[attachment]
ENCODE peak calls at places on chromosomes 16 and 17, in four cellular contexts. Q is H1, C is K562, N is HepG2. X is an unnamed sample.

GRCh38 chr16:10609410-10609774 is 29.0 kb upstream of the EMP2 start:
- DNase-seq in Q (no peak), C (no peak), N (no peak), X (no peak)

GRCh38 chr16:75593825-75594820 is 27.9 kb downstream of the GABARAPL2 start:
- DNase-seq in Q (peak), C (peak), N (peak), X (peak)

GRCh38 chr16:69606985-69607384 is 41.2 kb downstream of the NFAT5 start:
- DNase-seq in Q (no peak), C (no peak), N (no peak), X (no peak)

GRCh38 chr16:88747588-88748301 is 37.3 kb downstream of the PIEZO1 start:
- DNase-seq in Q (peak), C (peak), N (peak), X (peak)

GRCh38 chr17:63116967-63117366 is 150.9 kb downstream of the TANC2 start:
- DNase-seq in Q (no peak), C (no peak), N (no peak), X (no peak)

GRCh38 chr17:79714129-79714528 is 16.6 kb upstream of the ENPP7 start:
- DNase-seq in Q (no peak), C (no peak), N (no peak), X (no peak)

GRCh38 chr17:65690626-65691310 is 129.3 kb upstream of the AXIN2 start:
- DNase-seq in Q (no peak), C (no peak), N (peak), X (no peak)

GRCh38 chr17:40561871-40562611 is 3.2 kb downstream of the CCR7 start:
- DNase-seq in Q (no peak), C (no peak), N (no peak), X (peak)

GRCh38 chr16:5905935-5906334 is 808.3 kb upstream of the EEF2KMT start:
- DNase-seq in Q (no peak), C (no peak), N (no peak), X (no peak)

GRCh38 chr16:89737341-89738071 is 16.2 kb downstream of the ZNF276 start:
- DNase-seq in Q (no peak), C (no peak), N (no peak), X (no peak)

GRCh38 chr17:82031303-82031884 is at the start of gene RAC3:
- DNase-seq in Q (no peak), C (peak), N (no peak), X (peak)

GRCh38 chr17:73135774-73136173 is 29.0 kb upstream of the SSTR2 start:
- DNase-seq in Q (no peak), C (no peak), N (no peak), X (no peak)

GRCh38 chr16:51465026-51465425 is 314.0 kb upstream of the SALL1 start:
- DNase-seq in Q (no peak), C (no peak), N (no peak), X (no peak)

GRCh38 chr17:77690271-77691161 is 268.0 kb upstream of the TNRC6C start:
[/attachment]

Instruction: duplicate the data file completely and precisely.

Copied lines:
ENCODE peak calls at places on chromosomes 16 and 17, in four cellular contexts. Q is H1, C is K562, N is HepG2. X is an unnamed sample.

GRCh38 chr16:10609410-10609774 is 29.0 kb upstream of the EMP2 start:
- DNase-seq in Q (no peak), C (no peak), N (no peak), X (no peak)

GRCh38 chr16:75593825-75594820 is 27.9 kb downstream of the GABARAPL2 start:
- DNase-seq in Q (peak), C (peak), N (peak), X (peak)

GRCh38 chr16:69606985-69607384 is 41.2 kb downstream of the NFAT5 start:
- DNase-seq in Q (no peak), C (no peak), N (no peak), X (no peak)

GRCh38 chr16:88747588-88748301 is 37.3 kb downstream of the PIEZO1 start:
- DNase-seq in Q (peak), C (peak), N (peak), X (peak)

GRCh38 chr17:63116967-63117366 is 150.9 kb downstream of the TANC2 start:
- DNase-seq in Q (no peak), C (no peak), N (no peak), X (no peak)

GRCh38 chr17:79714129-79714528 is 16.6 kb upstream of the ENPP7 start:
- DNase-seq in Q (no peak), C (no peak), N (no peak), X (no peak)

GRCh38 chr17:65690626-65691310 is 129.3 kb upstream of the AXIN2 start:
- DNase-seq in Q (no peak), C (no peak), N (peak), X (no peak)

GRCh38 chr17:40561871-40562611 is 3.2 kb downstream of the CCR7 start:
- DNase-seq in Q (no peak), C (no peak), N (no peak), X (peak)

GRCh38 chr16:5905935-5906334 is 808.3 kb upstream of the EEF2KMT start:
- DNase-seq in Q (no peak), C (no peak), N (no peak), X (no peak)

GRCh38 chr16:89737341-89738071 is 16.2 kb downstream of the ZNF276 start:
- DNase-seq in Q (no peak), C (no peak), N (no peak), X (no peak)

GRCh38 chr17:82031303-82031884 is at the start of gene RAC3:
- DNase-seq in Q (no peak), C (peak), N (no peak), X (peak)

GRCh38 chr17:73135774-73136173 is 29.0 kb upstream of the SSTR2 start:
- DNase-seq in Q (no peak), C (no peak), N (no peak), X (no peak)

GRCh38 chr16:51465026-51465425 is 314.0 kb upstream of the SALL1 start:
- DNase-seq in Q (no peak), C (no peak), N (no peak), X (no peak)

GRCh38 chr17:77690271-77691161 is 268.0 kb upstream of the TNRC6C start: